"The corps has been discussing this but no one took it beyond that – not in term of disclosing it to the neighborhoods and certainly took no steps to offer to purchase a federal flood easement in exchange for some money," Irvine said.
A recent informational meeting about the case drew more than 100 homeowners from Canyon Gate and from other subdivisions that flooded during Hurricane Harvey, attorneys said. Irvine said that only five raised their hands when he asked who had flood insurance.
In Mississippi and Louisiana, the Corps has taken steps to inform people and compensate those whose property could be subject to inundation in areas near levees and rivers, Irvine said.
That was never done with the West Houston dams. The reason may be that such a step in the 1980s or in the '90s would have stopped the march of development, said attorney Jim Blackburn, who has filed other lawsuits arguing that the region's flood control rules were insufficient to protect homeowners and the environment.
The Corps' original plans included a third dam and additional property that was never acquired. In the 1940s, it didn't matter much if, in a downpour, a large pool suddenly spread across the grasslands of the Katy Prairie to spare the Bayou City downstream from harm.
Over the years, public officials continued to approve developments around both reservoirs even after the Corps' own measurements recorded record flood pools time after time. Ten of the 11 largest pools in the reservoirs' history have been measured since 1990. Harvey generated the largest.
The Corps allowed the city of Houston, Harris and Fort Bend counties and the state to build major roads and parks inside the reservoirs. George Bush and Bear Creek are the largest parks. Barker Reservoir includes a smaller War Memorial developed by Fort Bend County. Then there's Millie Bush Bark Park; Bill Archer Dog Park; the Bear Creek Community Center; a 54-hole golf course; a zoo with a bison; a shooting range; a model airplane facility; paved parking; and a YMCA camp.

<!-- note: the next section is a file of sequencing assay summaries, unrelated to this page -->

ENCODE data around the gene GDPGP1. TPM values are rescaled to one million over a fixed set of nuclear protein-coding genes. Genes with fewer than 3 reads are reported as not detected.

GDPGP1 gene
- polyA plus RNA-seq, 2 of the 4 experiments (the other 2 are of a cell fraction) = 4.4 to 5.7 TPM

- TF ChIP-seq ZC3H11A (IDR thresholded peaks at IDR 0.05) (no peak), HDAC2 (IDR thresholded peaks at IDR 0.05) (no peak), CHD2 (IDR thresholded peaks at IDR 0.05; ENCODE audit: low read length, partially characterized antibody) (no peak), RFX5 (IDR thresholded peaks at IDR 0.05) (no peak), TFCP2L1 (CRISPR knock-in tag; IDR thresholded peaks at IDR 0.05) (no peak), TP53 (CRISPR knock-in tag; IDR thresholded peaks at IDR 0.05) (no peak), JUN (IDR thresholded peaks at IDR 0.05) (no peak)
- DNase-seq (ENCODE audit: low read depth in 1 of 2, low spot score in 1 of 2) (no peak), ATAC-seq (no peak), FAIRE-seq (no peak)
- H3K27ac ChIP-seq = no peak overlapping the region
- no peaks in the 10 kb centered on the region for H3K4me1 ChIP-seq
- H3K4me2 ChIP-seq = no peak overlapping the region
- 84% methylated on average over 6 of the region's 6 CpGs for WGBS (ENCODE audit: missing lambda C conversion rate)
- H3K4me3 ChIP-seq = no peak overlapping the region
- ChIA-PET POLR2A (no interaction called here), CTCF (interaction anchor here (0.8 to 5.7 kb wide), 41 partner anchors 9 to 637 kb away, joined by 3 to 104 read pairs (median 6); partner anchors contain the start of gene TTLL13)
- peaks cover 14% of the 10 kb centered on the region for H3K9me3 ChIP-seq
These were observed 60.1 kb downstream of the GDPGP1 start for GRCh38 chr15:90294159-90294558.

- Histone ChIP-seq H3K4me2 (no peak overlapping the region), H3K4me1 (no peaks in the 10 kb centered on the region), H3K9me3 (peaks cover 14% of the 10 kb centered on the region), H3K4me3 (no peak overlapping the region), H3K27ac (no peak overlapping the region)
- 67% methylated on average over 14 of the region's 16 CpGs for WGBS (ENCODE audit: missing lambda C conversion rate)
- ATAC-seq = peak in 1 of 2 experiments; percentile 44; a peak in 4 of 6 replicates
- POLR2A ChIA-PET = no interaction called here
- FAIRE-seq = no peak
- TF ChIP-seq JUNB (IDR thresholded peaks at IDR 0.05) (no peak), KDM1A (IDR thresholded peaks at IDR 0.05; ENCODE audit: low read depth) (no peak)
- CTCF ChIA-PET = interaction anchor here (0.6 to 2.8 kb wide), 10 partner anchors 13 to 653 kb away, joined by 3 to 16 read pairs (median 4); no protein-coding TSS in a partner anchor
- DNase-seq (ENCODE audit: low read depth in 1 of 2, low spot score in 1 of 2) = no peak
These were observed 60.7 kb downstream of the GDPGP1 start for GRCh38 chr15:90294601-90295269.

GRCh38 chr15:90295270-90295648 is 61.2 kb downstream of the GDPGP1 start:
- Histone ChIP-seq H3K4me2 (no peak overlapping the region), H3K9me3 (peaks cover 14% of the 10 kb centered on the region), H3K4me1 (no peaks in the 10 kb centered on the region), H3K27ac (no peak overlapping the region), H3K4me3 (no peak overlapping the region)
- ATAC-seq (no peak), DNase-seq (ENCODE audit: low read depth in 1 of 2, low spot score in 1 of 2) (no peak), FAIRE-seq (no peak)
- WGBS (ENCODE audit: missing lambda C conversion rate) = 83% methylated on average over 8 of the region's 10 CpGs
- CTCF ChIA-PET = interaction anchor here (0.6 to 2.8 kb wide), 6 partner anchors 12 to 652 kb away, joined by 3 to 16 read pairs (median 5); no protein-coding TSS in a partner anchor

Fort Bend County officials added small-print warnings about the flood pools to subdivision maps beginning in 1994: "This subdivision is adjacent to Barker Reservoir and is subject to extended controlled inundation under the management of the U.S. Army Corps of engineers."
But few home buyers consult the maps, known as plats. Harris County, which has far more homes threatened by the flood pool, never included any advisories about the reservoirs on its plats.
Harris County Commissioner Steve Raddack said he didn't believe warnings were necessary. He said all Harris County homeowners should be aware of risks of flooding posed by the area's many creeks and bayous – and by the reservoirs. Raddack said that for 20 years he had been warning constituents about the flood pool – but most paid little attention.
"We knew the water would leave the federally controlled land and would flood neighborhoods in Fort Bend and Harris counties. The reservoir had never been tested to capacity," he said.